amaranth

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am·a·ranth

 (ăm′ə-rănth′)
n.
1.
a. Any of various annual plants of the genus Amaranthus having dense green or reddish clusters of tiny flowers and including weeds, ornamentals, and species cultivated for their edible leaves and seeds. Also called pigweed.
b. The small edible seeds of several of these species.
2. An imaginary flower that never fades.
3. A deep reddish purple to dark or grayish, purplish red.
4. A dark red to purple azo dye.

[New Latin Amaranthus, genus name, alteration of Latin amarantus, from Greek amarantos, unfading : a-, not; see a-1 + marainein, to wither; see mer- in Indo-European roots.]
American Heritage® Dictionary of the English Language, Fifth Edition. Copyright © 2016 by Houghton Mifflin Harcourt Publishing Company. Published by Houghton Mifflin Harcourt Publishing Company. All rights reserved.

amaranth

(ˈæməˌrænθ)
n
1. poetic an imaginary flower that never fades
2. (Plants) any of numerous tropical and temperate plants of the genus Amaranthus, having tassel-like heads of small green, red, or purple flowers: family Amaranthaceae. See also love-lies-bleeding, tumbleweed, pigweed1
3. (Cookery) a synthetic red food colouring (E123), used in packet soups, cake mixes, etc
[C17: from Latin amarantus, from Greek amarantos unfading, from a-1 + marainein to fade]
Collins English Dictionary – Complete and Unabridged, 12th Edition 2014 © HarperCollins Publishers 1991, 1994, 1998, 2000, 2003, 2006, 2007, 2009, 2011, 2014

am•a•ranth

(ˈæm əˌrænθ)

n.
1. any plant of the genus Amaranthus, some species of which are cultivated as food and some for their showy flower clusters or foliage.
2. an imaginary flower that never dies.
3. a purplish red, water-soluble powder, C20H11N2O10Na3, used as a dye.
[1545–55; < Latin amarantus, alter. of Greek amáranton unfading flower, n. use of neuter singular of amárantos=a- a-6 + -marantos, v. adj. of maraínein to fade]
Random House Kernerman Webster's College Dictionary, © 2010 K Dictionaries Ltd. Copyright 2005, 1997, 1991 by Random House, Inc. All rights reserved.
ThesaurusAntonymsRelated WordsSynonymsLegend:
Noun1.amaranth - seed of amaranth plants used as a native cereal in Central and South Americaamaranth - seed of amaranth plants used as a native cereal in Central and South America
caryopsis, grain - dry seed-like fruit produced by the cereal grasses: e.g. wheat, barley, Indian corn
2.amaranth - any of various plants of the genus Amaranthus having dense plumes of green or red flowersamaranth - any of various plants of the genus Amaranthus having dense plumes of green or red flowers; often cultivated for food
Amaranthus, genus Amaranthus - large widely distributed genus of chiefly coarse annual herbs
Amaranthus albus, Amaranthus graecizans, tumbleweed - bushy plant of western United States
Amaranthus caudatus, love-lies-bleeding, velvet flower, tassel flower - young leaves widely used as leaf vegetables; seeds used as cereal
Amaranthus cruentus, Amaranthus hybridus erythrostachys, Amaranthus hybridus hypochondriacus, gentleman's-cane, purple amaranth, red amaranth, prince's-feather, prince's-plume - tall showy tropical American annual having hairy stems and long spikes of usually red flowers above leaves deeply flushed with purple; seeds often used as cereal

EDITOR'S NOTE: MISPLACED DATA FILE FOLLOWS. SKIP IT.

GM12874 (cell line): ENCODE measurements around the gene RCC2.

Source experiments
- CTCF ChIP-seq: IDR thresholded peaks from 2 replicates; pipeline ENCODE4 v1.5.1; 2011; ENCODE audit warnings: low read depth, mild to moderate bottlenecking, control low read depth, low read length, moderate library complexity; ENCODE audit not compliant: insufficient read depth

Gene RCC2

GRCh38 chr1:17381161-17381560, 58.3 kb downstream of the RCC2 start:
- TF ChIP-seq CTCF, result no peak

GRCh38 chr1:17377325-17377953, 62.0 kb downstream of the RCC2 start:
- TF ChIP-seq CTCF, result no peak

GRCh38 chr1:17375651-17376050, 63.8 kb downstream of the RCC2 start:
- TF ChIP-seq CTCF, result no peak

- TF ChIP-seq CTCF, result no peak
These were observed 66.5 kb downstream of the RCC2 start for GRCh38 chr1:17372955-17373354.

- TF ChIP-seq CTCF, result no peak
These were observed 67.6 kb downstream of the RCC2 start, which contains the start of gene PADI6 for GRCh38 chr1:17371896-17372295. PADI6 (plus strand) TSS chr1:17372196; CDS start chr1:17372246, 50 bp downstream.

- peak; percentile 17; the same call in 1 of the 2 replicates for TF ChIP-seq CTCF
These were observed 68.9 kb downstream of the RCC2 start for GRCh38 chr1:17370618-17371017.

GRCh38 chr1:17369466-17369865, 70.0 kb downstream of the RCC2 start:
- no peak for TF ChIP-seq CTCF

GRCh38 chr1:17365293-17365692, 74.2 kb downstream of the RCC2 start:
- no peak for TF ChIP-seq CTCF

Amaranthus hypochondriacus, pigweed - leaves sometimes used as potherbs; seeds used as cereal; southern United States to Central America; India and China
herb, herbaceous plant - a plant lacking a permanent woody stem; many are flowering garden plants or potherbs; some having medicinal properties; some are pests
Based on WordNet 3.0, Farlex clipart collection. © 2003-2012 Princeton University, Farlex Inc.
References in periodicals archive ?
The meal continues with a choice of lamb rack with Peruvian pumpkin loche as well as kiwicha and a coriander marinade or chaufa rice.
Mattila, "Flavonoids and other phenolic compounds in Andean indigenous grains: quinoa (Chenopodium quinoa), kaniwa (Chenopodium pallidicaule) and kiwicha (Amaranthus caudatus)," Food Chemistry, vol.
Over the next few years, his farm could be ready with koshihikari (Japanese rice), buckwheat, black corn, purple corn, rainbow corn, teff (an Ethiopian grain), kiwicha (a Peruvian heirloom variety grain), numerous lentils, spices, exotic flours and cold-pressed oils.
In "LIMA Cookbook: Peruvian Home Cooking" Chef Martinez has compiled a beautifully and profusely illustrated cornucopia of authentic Peruvian cuisine with recipes that range from Batido de Mango y Menta Freca (Mango and Fresh Mint Smoothie); Chonta Asada y Kiwicha (Broiled Hearts of Palm with Amaranth); Ceviche de Salmon aji Amarillo y Cancha (Salmon Ceviche with Yellow Aji and Cancha Corn); and Langostinos con Palta y Limon (Shrimp with Avocado and Lime); to Anticucho de Asado de Tira (Short Rib Anticuchos); Pachamanca de Gallina y Papas (Chicken and Potato Pachamancha); Cerdo con Chicha de Jora (Pork with Chicha de Jora); and Banana Carmelizada con Anis Estrella (Carmelized Banana with Star Anise).
Repo-Carrasco-Valencia R, Pena J, Kallio H, Salminen S (2009) Dietary fiber and other functional components in two varieties of crude and extruded kiwicha (Amaranthus caudatus).